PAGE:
Don’t call it a comeback, they have been at it for years. #Calexit has returned.
News from Russia, Asia the Middle East, Europe, California, and the (rest of) United States!
A look at California’s new anti-anti-immigration law.
Another breakdown on the election and, in particular, where the Democratic Party goes from here.
So… who’s running the show right now?
Sometimes, it’s the little things that matter the most.
Burt Likko thought he’d found an obscure and delightful piece of Americana. Turns out he was only half right.
The wisdom of a sports movie and the insight of a litigator show that the best time is now — right now — for the nation to reconcile some of its deep social fissures.
Hiram Johnson’s worst nightmare threatens to crawl out of a nasty little cave in Orange County, California.
For about two weeks every year, California’s high desert blooms as though a celestial Jackson Pollack had spattered the countryside with gold, orange, and violet paint.
A close look at the law and the allegations suggests that outrage about the Brandon Duncan prosecution may be based on incomplete information. Burt Likko dissects the charges and the law for your review, compares that to the advice of his colleagues, and then finishes his nightcap.
A summoning-up of courage.
Another bar discipline report leaves Burt Likko reeling in slackjawed amazement.
One California to govern them all,
A judge recently found that California’s death penalty, as it is administered, is cruel and unusual punishment, serving no identifiable purpose. Digging in to the opinion, Burt Likko finds a perverse conflict: an effort to comply with one part of the Constitution leads to a violation of another.
A couple in Glendora, CA face a $500 fine for saving water by not watering their lawn. Simultaneously, the state wants to fine people who water their lawns. That is, folks can receive a fine of up to $500 a day for wasting water. Perhaps what Californians are supposed to do is keep their lawns…
It’s the close of the term, and here’s a recap of the major cases from SCOTUS this year. Some surprising results. Some, not so much. Alsotoo: we’re waiting until Monday for the Hobby Lobby and Harris decisions.
California goes plurality Hispanic, spelling trouble for the GOP.
So, that Stephen Glass guy. Tried to become a lawyer. Whatever happened to him?
The Republicans’ hope for capturing the governorship of California in 2014. No, really.
Burt Likko is no rail engineer. But he is a lawyer, and that means he can offer at least one suggestion to moderate the ongoing boondoggle that is the California High Speed Rail Project.
Now, before you get all in a huff about the California Supreme Court admitting an undocumented alien to practice law, at least read Burt Likko’s digest of the ruling.
Step right up for some fearless prognostication!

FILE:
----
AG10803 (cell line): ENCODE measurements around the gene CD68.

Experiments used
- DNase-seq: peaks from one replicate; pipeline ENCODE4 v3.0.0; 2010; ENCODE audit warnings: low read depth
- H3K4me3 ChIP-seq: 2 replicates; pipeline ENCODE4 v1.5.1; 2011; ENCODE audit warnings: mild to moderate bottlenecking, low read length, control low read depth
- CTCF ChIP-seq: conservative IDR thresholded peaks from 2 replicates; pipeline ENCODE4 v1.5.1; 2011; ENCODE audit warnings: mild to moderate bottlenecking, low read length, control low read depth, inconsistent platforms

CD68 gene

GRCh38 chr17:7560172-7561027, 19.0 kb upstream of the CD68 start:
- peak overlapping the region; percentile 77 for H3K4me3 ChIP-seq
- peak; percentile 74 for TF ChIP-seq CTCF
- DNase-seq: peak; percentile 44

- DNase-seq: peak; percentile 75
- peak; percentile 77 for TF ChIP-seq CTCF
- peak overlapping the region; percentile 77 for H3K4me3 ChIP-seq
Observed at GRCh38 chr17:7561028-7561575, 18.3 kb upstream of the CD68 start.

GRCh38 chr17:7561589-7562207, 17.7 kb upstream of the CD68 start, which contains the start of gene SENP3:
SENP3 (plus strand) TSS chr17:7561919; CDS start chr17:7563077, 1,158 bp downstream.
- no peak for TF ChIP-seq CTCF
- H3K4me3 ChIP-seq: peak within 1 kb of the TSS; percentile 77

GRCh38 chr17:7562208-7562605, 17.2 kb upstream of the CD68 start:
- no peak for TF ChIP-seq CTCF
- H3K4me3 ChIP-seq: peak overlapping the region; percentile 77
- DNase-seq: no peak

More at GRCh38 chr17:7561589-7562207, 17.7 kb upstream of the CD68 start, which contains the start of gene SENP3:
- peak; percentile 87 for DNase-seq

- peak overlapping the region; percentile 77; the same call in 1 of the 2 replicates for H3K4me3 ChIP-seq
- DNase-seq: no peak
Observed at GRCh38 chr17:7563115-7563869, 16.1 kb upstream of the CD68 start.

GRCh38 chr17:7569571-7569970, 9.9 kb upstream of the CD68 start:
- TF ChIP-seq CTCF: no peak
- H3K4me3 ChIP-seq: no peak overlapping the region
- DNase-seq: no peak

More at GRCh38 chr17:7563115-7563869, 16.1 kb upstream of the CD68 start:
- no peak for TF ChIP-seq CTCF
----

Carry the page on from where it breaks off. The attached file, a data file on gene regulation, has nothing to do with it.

In case you’ve grown weary of the silliness involved in public anxiety about a guy who makes duck decoys for a living seemingly not liking gay people all that much, there is a different sort of silliness for you to contemplate instead: yet another proposal to Balkanize the most populous of these United States.
Close to home and far away, this week’s subject is uncommon indeed.
Part VII of my continuing intermittent series of posts publicly worrying about California lighting its money on fire with a high-speed rail construction project.
A few thoughts on recovering one’s reputation for good moral character from very public past misdeeds. There should both a skeptical eye cast towards those who have been dishonest in the past and room for redemption from mistakes made in the past — but when does the latter overcome the former? Is it enough to have stayed out of trouble?
In which the necessity of a law is politically dismissed because of a massive public misunderstanding by a man with an eerily orange face.
Burt Likko celebrates the history of a city that seems all too frequently to act as though it had none, on the centennial anniversary of an important, oft-overlooked event. In the beginning was a ditch…
Santa Ana: 0. Jacksonville: 1. Only that’s a trivia question, not a soccer score.
The Chair of Citizens United teams up with conservative news sites to offer Republican senior citizens the right-wing version of the Nigerian prince scam.
What a sad – and ultimately selfish and self-destructive – thing for Californians to vote down. Kevin Williamson says that along with the Harry Reid victory, this was the most depressing moment in the election: You’d think a state that just reelected Jerry Brown would be ready to go in whole-hog on the pot-legalization thing,…
Writing over at The Corner, Kevin Williamson points to the No on Proposition 19 campaign’s website, which has the following statement beneath the picture of a smashed up school bus: On average, a drunk driver kills someone every 45 minutes. Recreational marijuana use in fatal crashes will increase if Prop. 19 passes. It will be…
Let me start out by saying that had I been a California voter in 2008, I would’ve voted against Prop 8. Period. Easy choice. As a self-described traditionalist, I support same-sex marriage because I support marriage as a social stabilizer (divorce might be another story, whether same-sex or heterosexual). But as a person who is…
From The Los Angeles Times: Maywood, a small working-class community south of downtown Los Angeles, plans to lay off all its employees, disband its Police Department and turn over its entire municipal operations to a neighbor — an action that appears to be without precedent among California cities. Several cities in the state have said…
Here’s an original idea: take California’s liberal, high-tax model and contrast it with Texas’s low-tax approach. Aside from The Economist, Newt Gingrich, and The New York Times’ op-ed page, no one else has thought to highlight this incisive comparison! The best part? The op-ed ” . . . is adapted from the autumn 2009 issue…